- 1 tsp of rapeseed oil
- 4 potatoes boiled (skin on)
- 50g frozen peas
- ½ tsp of cumin seeds
- 1 tsp of salt
- ½ tsp chilli powder
- 2 chillies, finely chopped
- 1-2 tsp of garam masala
- 1 tbsp ginger, grated
- 2 tbsp of fresh coriander, chopped
- 1 tbsp plain flour in a small bowl
- Splash of cold water
- 200g plain flour
- 1½ tbsp rapeseed oil
- Pinch of salt
- Approx. 100ml water
Making the samosa
- Potato filling
- Rapeseed oil for deep frying
- Cook the potatoes gently with the skin on (do not boil too vigorously) for about 25 minutes until soft. Remove from the heat and leave to cool. Once cooled peel the skin off with your fingers.
- Cut into small 1cm sized cubes and place in a large bowl.
- In a small frying pan heat the oil and fry the cumin seeds. When sizzling, carefully add the peas and fry gently for a few minutes to soften. Remove from the heat and leave to cool before adding to the potatoes.
- Add the grated ginger, salt, chilli, chilli powder, garam masala and fresh coriander to the potatoes and stir - check seasoning and refrigerate for 10 minutes.
- Make some flour glue by adding water to the flour and mix into a thick sticky paste.
- Place flour, oil and salt in a bowl and rub the mixture together.
- Using your hand begin to sprinkle in a little water at a time to bring the dough together.
- Continue to add the water in this way until the dough comes together. Using wet hands knead the dough until it is soft and no longer sticking to your hands or the bowl.
- Refrigerate for 10 minutes. Heat up a thava or frying pan on the lowest heat setting.
- Take a small tangerine-sized ball of the dough and roll it between your palms to make a smooth ball.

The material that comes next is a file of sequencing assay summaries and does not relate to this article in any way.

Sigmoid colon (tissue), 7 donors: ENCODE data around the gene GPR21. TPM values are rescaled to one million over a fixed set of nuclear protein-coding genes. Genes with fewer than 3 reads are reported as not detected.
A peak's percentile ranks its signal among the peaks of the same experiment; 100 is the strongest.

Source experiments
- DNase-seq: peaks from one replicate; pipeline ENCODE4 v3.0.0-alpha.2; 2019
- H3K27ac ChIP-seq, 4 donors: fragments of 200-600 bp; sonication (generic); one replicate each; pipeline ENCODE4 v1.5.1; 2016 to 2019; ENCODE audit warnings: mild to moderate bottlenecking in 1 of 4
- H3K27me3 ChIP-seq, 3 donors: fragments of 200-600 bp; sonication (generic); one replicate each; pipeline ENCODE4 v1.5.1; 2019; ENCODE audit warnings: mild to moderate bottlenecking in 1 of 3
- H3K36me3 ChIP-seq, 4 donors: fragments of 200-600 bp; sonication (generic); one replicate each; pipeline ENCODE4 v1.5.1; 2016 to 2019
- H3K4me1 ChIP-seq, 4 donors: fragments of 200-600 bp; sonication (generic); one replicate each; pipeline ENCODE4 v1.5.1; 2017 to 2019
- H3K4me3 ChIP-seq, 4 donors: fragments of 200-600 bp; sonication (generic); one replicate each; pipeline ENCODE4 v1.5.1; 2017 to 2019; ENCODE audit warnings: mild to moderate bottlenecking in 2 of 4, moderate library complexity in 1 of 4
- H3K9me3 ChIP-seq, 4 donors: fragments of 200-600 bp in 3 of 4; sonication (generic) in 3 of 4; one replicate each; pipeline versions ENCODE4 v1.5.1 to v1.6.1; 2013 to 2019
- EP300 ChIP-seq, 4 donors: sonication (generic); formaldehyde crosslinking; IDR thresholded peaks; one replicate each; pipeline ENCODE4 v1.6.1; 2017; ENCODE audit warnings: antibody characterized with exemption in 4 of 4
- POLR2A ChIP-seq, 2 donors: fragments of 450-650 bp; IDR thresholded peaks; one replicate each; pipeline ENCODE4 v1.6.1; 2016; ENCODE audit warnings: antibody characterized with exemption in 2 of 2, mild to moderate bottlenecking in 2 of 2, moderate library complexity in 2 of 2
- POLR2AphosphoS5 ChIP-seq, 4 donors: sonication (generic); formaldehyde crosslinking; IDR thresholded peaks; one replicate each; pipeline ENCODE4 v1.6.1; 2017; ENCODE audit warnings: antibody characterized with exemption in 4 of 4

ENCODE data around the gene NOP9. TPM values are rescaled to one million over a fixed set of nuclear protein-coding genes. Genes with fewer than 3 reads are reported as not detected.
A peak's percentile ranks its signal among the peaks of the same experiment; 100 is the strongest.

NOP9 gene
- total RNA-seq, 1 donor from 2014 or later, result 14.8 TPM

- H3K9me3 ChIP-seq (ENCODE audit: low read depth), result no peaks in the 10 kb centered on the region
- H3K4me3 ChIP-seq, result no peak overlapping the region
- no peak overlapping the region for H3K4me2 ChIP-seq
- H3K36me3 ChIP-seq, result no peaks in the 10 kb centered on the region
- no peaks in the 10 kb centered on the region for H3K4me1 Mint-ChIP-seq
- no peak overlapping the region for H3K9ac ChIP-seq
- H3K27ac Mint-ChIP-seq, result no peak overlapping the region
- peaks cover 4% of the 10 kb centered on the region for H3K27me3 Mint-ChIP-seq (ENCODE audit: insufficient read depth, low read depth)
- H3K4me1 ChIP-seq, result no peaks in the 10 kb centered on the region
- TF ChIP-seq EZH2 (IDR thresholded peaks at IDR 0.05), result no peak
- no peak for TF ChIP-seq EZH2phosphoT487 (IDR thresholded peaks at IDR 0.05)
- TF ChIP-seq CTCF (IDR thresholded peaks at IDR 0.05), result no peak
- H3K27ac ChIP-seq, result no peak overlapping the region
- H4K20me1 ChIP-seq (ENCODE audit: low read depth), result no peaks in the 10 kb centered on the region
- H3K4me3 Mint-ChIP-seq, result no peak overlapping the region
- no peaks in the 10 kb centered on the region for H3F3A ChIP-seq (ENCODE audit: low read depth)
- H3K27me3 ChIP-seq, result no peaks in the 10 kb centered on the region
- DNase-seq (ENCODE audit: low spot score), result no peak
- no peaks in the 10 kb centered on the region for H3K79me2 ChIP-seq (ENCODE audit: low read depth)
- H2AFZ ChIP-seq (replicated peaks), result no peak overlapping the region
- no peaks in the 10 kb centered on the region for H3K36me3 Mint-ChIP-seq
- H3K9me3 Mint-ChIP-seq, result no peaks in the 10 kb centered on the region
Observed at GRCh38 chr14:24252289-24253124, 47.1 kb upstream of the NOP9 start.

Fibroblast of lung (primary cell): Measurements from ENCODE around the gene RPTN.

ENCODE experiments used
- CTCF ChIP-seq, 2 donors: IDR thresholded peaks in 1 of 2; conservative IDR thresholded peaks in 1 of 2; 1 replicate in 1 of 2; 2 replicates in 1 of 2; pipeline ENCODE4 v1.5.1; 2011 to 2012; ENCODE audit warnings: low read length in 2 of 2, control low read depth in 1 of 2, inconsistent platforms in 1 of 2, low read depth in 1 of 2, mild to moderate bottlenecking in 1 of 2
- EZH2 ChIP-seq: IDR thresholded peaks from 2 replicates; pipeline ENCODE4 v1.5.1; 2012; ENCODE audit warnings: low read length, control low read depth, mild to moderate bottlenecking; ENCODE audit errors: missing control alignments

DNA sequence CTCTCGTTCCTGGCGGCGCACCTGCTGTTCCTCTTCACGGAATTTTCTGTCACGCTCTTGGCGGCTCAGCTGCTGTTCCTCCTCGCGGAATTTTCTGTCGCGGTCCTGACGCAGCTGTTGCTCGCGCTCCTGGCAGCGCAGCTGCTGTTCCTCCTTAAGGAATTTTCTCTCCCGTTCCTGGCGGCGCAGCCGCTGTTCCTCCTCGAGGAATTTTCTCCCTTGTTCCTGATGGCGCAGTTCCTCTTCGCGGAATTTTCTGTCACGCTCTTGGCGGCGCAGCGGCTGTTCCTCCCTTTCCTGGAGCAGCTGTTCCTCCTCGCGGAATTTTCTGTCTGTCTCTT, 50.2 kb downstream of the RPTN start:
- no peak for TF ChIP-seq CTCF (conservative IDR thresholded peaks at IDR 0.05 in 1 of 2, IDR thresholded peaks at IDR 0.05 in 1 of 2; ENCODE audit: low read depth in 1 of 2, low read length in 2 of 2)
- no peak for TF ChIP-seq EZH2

- Flatten and roll out with a rolling pin to create a thin round disc the size of a side plate, flouring when necessary. Place the disc on the tava for 4 seconds. Remove and place on a chopping board. Using a sharp knife slice the disc in half so you are left with 2 semi-circles.
Making the samosa
- Place one semi-circle on your hand with the flat edge at the top and the cooked side facing you. Dip your finger in the paste and spread it across the straight edge.
- Fold in the two corners so they meet in the middle ensuring one edge overlaps the other and press together to seal all the way down to create a smooth upside down cone.
- Turn the cone over so the pointed end is at the bottom. Using a spoon fill the cone with the potato filling to 2/3 of the way up.
- Seal the opening with the paste, creating a triangle pastry. Lie on the tray and pat down to even the filling out. Repeat with the remaining dough until all your samosa made made.
Cooking the samosa
- Heat the oil, test it's hot enough by dropping in a little bit of pastry – if it bubbles and floats to the top immediately then the oil is ready.
- Very carefully slip one samosa into the hot oil being careful that the hot oil doesn't splash out. Leave the samosa to cook for a few seconds. As the pastry begins to bubble turn it over using a slotted spoon.
- Leave it to cook gently until it turns a beautiful golden brown. Once it's cooked remove from the oil and set on some kitchen paper. As you become more confident, fry 2 or 3 samosas at the same time.
Serve hot! My children like samosas with tomato ketchup, but for me you can only have samosas with a tangy imlee chutney made with tamarind.